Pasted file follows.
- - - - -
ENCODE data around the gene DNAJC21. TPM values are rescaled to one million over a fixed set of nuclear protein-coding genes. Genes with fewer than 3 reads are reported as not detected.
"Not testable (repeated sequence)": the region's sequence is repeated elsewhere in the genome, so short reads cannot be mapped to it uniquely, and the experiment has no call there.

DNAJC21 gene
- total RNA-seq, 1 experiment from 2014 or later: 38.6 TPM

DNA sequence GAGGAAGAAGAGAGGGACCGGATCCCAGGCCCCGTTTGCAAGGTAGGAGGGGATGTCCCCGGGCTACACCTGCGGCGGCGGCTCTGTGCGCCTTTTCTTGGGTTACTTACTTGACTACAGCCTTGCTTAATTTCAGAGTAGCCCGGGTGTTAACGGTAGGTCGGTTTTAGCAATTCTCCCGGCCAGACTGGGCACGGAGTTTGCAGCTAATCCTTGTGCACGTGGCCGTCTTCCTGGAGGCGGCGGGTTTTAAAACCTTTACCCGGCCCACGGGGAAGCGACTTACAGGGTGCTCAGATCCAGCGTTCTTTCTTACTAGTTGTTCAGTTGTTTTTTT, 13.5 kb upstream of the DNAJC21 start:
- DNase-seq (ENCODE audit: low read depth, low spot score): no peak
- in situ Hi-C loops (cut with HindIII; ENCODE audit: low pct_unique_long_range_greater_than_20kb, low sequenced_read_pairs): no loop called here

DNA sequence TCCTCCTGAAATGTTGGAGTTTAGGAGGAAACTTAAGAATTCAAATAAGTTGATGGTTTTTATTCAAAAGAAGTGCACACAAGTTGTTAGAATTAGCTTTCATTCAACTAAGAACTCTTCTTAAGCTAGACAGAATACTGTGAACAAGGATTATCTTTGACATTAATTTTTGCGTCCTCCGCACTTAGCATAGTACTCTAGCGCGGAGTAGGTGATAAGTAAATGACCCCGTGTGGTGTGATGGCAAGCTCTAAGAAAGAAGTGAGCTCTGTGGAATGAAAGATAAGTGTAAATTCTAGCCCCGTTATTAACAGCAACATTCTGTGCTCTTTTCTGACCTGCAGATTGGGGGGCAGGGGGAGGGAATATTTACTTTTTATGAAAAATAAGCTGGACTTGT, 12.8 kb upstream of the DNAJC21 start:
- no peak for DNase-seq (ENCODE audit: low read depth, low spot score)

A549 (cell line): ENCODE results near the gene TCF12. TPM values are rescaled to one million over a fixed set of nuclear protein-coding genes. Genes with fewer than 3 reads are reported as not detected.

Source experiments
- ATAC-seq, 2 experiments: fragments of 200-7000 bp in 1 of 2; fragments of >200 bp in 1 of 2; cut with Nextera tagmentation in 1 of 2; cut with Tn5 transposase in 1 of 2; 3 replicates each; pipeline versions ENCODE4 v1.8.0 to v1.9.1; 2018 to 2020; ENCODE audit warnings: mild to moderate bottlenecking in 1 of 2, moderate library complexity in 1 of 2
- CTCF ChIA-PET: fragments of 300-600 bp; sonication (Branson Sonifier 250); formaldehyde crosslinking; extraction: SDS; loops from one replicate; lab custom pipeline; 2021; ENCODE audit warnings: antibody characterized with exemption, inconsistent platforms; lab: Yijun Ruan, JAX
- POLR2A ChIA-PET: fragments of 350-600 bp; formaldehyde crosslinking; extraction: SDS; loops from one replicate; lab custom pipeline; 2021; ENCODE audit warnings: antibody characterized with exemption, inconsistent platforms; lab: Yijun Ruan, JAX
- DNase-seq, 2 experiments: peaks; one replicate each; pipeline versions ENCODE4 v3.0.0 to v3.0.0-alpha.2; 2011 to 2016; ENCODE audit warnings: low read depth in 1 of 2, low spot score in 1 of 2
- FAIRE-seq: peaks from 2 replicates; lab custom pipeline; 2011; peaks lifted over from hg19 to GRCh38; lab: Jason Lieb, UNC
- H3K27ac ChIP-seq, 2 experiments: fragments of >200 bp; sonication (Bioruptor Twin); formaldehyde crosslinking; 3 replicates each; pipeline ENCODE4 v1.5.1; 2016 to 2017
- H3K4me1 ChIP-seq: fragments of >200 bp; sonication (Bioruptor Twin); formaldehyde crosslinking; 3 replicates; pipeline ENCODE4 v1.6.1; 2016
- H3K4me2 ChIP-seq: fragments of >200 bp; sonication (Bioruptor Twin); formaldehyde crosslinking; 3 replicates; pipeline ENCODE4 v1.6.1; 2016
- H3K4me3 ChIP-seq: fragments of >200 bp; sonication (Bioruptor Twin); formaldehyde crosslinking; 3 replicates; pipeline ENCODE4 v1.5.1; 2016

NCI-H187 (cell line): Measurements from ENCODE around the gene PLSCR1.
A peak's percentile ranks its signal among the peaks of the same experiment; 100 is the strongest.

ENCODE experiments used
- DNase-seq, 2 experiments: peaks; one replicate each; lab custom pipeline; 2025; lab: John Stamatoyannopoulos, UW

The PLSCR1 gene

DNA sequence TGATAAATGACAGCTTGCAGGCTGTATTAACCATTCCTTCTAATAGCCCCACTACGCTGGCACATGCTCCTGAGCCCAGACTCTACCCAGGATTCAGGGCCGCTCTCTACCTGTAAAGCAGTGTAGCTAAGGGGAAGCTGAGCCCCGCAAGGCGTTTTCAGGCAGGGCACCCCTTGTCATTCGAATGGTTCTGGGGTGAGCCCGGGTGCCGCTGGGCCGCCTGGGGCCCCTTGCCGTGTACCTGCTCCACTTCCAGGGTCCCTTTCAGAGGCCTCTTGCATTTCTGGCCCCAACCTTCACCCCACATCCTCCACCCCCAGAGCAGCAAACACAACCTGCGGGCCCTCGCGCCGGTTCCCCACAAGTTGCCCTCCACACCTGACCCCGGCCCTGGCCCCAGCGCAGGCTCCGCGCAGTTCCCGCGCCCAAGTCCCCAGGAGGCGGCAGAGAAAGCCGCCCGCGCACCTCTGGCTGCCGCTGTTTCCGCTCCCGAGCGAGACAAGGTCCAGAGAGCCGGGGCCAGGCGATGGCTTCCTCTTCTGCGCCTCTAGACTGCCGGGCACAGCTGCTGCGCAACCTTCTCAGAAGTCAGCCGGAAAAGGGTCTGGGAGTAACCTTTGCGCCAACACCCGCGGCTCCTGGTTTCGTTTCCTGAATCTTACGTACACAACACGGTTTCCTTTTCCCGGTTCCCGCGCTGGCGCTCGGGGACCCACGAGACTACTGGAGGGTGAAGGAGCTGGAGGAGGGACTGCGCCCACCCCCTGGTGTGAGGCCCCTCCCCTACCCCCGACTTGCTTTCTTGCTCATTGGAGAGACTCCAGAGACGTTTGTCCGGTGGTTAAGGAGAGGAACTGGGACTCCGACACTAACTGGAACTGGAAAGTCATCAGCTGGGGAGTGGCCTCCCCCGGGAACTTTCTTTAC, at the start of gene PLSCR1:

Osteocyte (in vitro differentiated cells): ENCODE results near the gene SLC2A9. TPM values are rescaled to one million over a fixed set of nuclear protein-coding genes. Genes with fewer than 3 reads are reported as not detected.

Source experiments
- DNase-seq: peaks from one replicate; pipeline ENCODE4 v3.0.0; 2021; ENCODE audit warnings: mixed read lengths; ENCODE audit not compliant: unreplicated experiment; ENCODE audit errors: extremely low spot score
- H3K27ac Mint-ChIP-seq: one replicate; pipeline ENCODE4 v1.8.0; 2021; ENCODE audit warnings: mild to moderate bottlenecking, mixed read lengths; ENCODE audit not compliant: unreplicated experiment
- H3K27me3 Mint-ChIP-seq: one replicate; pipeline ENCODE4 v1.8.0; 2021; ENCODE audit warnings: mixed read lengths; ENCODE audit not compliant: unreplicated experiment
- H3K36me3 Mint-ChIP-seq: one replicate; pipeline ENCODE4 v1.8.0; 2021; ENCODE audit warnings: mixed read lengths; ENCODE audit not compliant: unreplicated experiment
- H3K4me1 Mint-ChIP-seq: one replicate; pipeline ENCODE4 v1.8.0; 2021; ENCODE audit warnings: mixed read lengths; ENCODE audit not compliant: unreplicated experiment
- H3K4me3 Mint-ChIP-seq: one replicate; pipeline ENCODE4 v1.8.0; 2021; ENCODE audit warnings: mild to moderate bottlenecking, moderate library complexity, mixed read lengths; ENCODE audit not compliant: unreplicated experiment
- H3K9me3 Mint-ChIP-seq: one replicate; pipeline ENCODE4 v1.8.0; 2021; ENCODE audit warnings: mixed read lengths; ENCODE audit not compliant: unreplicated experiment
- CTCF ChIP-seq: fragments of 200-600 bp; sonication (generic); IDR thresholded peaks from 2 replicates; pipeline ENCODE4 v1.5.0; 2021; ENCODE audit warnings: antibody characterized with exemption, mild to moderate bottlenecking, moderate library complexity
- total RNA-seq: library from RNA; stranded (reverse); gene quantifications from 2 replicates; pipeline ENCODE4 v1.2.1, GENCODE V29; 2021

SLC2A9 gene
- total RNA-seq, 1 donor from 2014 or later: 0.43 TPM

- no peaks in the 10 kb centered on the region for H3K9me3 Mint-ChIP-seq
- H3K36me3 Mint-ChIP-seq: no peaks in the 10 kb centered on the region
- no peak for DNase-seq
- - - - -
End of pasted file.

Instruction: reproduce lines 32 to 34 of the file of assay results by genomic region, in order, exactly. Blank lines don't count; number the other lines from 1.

- H3K36me3 Mint-ChIP-seq: one replicate; pipeline ENCODE4 v1.8.0; 2021; ENCODE audit warnings: mixed read lengths; ENCODE audit not compliant: unreplicated experiment
- H3K4me1 Mint-ChIP-seq: one replicate; pipeline ENCODE4 v1.8.0; 2021; ENCODE audit warnings: mixed read lengths; ENCODE audit not compliant: unreplicated experiment
- H3K4me3 Mint-ChIP-seq: one replicate; pipeline ENCODE4 v1.8.0; 2021; ENCODE audit warnings: mild to moderate bottlenecking, moderate library complexity, mixed read lengths; ENCODE audit not compliant: unreplicated experiment